I remember when we were afraid to walk across campus at a rural Tennessee college. Afraid the football team and the ROTC would attack us. We were a small group of mostly sociology majors who had formed a club called “Peace and Human Rights Alliance.” It was 1970 and college kids protesting at Kent State had just been murdered.
I remember fear and divisiveness: the nation torn apart with differing political views. It was more about young verses old, white against black, women’s rights, equal pay, the environment. Long hair versus short hair. There were probably some protesting for gay rights but not in my rural south location.
There were protests against the war all through my high school years. There were demonstrations for civil rights. I remember the television at night full of protests and scenes of battles from Vietnam.
I remember going to D.C. to protest the war and being afraid of the protesters after seeing broken storefront windows. I did not march. Stayed indoors where it was safe as I believed in a peaceful protest!
I also remember a different time in society. A time where women and girls were expected to wear dresses and panty hose. Hair was set in rollers at night. One does not go out without being perfectly coiffed. Pants or jeans were not allowed! Still remember the scandal in our small southern town when the Methodist women started wearing pantsuits to church on Sunday nights!
Women were encouraged to major in education. The teaching profession was an acceptable career path as they could be with their children after school. Women were supposed to look pretty and not think or speak of business or political matters The weaker sex must be protected or beat into submission by their husbands.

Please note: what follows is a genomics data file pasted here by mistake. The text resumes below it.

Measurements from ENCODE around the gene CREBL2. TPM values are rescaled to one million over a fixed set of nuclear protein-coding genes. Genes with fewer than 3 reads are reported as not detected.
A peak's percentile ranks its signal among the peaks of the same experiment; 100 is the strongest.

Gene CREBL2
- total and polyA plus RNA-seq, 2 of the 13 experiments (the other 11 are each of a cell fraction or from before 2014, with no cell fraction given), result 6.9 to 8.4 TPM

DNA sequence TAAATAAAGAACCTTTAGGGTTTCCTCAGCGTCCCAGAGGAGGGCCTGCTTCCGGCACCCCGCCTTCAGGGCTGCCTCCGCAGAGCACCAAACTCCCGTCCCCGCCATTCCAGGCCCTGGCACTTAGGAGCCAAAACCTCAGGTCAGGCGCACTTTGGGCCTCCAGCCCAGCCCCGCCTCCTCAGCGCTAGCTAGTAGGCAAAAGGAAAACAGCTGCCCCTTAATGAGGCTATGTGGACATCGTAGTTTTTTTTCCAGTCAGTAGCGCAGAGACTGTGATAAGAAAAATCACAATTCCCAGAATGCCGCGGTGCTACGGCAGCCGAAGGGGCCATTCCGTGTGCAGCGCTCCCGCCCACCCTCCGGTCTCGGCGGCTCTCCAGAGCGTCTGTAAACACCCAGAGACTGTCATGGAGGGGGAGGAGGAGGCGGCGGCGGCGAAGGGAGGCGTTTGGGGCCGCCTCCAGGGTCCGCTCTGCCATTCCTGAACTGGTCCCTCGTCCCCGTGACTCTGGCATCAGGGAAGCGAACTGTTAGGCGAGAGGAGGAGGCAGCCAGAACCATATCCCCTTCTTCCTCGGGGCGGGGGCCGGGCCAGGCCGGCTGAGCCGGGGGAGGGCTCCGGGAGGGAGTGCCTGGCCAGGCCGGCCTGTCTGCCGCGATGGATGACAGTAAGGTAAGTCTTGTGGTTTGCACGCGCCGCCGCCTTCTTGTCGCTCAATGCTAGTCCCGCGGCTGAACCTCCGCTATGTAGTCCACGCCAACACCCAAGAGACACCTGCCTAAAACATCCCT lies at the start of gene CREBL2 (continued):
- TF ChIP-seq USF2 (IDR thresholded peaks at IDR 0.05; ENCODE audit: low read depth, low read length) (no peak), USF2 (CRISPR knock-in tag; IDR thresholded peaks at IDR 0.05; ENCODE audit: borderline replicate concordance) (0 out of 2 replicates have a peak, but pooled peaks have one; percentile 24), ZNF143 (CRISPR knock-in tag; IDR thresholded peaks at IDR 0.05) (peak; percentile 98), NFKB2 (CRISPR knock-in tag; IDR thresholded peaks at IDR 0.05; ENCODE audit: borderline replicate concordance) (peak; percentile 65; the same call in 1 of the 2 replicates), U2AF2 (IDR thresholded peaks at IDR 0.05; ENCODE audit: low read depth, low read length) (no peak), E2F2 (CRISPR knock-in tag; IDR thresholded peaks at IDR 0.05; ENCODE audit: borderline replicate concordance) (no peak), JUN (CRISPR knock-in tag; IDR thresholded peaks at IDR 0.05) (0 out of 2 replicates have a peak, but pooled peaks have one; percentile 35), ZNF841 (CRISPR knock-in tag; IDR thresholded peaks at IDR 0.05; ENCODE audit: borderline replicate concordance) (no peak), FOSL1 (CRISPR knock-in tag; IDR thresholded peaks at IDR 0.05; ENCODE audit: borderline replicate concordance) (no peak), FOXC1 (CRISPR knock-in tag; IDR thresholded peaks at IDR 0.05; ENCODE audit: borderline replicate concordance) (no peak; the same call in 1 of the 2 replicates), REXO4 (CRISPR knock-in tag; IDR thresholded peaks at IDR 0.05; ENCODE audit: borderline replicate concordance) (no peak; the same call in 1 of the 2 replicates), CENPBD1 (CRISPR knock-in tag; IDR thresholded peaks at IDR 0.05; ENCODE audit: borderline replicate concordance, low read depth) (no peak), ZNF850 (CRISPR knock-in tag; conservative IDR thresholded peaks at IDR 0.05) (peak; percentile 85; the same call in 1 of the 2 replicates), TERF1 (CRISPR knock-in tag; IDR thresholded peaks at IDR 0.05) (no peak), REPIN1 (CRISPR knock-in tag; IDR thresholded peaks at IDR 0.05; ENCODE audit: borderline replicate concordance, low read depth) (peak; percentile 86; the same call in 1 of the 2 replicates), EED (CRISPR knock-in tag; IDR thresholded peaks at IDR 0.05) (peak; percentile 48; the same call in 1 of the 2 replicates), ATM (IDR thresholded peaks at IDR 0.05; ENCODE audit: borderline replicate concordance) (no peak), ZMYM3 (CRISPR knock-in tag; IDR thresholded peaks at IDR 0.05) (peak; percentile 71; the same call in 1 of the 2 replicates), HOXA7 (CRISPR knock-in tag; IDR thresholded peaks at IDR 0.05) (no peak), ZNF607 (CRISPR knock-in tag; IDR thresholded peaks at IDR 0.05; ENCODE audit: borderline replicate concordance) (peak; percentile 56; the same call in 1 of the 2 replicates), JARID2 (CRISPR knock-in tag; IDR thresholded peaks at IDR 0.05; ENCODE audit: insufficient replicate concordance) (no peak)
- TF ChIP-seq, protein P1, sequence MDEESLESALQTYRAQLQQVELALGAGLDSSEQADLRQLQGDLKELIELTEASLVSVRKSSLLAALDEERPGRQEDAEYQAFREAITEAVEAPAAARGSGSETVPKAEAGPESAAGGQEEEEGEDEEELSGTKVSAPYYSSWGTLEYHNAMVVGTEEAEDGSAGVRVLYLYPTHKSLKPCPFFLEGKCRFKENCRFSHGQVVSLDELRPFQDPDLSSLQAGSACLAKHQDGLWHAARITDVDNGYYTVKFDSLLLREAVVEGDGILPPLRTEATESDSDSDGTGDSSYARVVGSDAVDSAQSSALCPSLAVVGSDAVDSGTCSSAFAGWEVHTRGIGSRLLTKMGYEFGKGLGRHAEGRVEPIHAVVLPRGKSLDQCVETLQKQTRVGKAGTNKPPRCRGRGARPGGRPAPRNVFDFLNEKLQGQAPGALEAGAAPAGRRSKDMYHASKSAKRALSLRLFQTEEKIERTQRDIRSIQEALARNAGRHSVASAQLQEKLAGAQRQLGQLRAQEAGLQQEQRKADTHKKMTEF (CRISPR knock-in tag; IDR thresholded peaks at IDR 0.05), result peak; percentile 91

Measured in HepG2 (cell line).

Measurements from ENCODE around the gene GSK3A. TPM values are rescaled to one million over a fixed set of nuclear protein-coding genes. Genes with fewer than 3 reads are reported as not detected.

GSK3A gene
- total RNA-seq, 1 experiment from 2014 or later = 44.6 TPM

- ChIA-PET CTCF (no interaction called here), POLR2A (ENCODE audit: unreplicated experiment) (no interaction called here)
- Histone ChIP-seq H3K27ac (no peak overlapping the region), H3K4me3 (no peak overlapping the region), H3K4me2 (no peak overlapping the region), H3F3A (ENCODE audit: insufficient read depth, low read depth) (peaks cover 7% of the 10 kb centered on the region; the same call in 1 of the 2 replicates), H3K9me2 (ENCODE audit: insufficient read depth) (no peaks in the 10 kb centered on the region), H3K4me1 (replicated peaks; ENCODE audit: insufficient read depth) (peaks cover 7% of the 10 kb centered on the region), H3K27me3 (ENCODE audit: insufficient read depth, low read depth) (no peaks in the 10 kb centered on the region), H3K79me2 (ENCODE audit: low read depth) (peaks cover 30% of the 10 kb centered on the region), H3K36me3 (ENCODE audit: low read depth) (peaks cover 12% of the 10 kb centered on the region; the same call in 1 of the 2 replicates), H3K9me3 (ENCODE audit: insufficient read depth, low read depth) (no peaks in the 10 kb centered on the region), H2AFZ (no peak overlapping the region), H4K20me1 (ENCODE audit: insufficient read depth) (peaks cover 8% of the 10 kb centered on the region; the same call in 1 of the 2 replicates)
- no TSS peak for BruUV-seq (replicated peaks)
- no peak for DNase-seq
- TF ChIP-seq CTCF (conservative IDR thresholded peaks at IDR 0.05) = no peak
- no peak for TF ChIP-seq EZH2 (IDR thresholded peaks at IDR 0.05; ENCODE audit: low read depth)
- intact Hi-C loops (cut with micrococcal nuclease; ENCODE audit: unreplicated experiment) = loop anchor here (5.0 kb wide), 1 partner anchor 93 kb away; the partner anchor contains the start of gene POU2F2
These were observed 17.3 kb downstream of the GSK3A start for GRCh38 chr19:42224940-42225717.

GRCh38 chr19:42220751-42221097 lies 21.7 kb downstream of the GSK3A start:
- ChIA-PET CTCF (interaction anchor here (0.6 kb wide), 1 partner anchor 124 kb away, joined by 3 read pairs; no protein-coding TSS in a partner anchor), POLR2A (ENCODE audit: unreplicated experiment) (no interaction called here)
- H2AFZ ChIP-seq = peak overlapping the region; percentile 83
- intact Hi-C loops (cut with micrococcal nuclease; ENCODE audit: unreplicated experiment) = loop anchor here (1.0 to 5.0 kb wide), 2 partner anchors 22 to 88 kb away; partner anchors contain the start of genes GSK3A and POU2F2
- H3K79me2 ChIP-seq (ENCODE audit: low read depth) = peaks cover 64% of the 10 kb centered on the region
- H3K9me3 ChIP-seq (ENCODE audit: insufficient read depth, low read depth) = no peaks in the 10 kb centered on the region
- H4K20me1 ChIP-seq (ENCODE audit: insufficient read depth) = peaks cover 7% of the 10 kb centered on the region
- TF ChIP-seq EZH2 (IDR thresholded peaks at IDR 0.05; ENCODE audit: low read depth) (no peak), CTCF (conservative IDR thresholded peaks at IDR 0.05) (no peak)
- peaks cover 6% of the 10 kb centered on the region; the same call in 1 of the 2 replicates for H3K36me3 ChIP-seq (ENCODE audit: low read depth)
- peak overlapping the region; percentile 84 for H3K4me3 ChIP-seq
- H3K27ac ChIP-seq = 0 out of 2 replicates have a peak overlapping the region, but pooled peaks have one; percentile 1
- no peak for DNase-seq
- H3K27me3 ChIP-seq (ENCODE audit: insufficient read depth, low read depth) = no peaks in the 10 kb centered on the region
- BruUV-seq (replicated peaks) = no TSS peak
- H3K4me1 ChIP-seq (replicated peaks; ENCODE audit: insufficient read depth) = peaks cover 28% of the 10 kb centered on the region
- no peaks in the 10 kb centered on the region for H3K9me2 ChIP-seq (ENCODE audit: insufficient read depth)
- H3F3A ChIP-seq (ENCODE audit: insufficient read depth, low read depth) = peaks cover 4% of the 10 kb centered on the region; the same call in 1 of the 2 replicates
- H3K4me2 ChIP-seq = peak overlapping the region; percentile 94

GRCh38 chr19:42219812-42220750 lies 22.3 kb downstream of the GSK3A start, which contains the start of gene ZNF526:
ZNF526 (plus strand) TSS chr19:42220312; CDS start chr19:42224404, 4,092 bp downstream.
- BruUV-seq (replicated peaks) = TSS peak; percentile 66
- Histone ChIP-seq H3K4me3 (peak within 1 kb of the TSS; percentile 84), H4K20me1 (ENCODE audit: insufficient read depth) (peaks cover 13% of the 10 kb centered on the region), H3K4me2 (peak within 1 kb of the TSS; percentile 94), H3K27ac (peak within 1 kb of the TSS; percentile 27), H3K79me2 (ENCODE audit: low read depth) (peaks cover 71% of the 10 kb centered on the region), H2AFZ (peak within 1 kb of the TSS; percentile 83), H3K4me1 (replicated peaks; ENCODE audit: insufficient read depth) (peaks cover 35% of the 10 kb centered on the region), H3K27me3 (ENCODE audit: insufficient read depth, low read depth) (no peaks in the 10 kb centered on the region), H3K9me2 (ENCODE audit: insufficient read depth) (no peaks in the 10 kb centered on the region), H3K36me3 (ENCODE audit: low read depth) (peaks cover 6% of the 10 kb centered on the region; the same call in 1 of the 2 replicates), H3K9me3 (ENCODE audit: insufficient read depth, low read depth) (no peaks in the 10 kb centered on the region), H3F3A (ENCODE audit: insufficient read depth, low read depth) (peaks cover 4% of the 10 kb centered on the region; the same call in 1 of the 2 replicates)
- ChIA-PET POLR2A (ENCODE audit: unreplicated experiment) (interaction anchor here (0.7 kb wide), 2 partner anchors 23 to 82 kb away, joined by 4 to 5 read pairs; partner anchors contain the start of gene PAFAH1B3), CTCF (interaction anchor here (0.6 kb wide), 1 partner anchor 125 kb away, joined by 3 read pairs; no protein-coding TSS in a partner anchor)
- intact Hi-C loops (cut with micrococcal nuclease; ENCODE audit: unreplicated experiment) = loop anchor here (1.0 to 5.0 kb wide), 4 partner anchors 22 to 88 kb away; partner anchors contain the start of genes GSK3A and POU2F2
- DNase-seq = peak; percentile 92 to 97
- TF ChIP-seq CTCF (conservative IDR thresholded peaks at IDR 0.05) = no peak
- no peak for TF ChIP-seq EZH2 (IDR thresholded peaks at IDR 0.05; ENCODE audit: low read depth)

I remember hearing about backstreet procedures where terrified, desperate college friends risked death when they unfortunately became “knocked up”.
From my grade school years I remember seeing water fountains with “colored” signs. I remember the first blacks to enter our school. It was the fall of 1965 and there were only two of them. So brave!
I remember being told by my family that the “colored people” were just being stirred up by those who were speaking out for their rights. And remember the reaction I received from my northern classmates when I repeated my families stance. I remember the “n” word being the commonly used noun by my grandfather.
I remember when we threw trash out the window of the car without a thought. I remember when puppies and kittens were tied in a bag and drowned or shot in the head.
I remember being told that I would go to hell and burn in the fires forever and FOREVER if I did not believe in Jesus. I was 9 years old.
I remember injustice, inhumanity and long periods of turbulence.
But our nation has survived and matured.
It may take many, many years but we will get through this time of horrible divisions. And good will come, rightness will win, eventually.
Change and growth do not always go in an upward spiral. Sometimes, for awhile, things go backward.
But I have hope. We, the people, will not allow tyranny, dictatorships or suppression of free speech to become the norm. And I take heart, trying to remember there is good in the worst of us and bad in the best of us. We are alike, not monsters, and we would do well to remember civility.
Thanks for reading this. The travel blog will continue soon.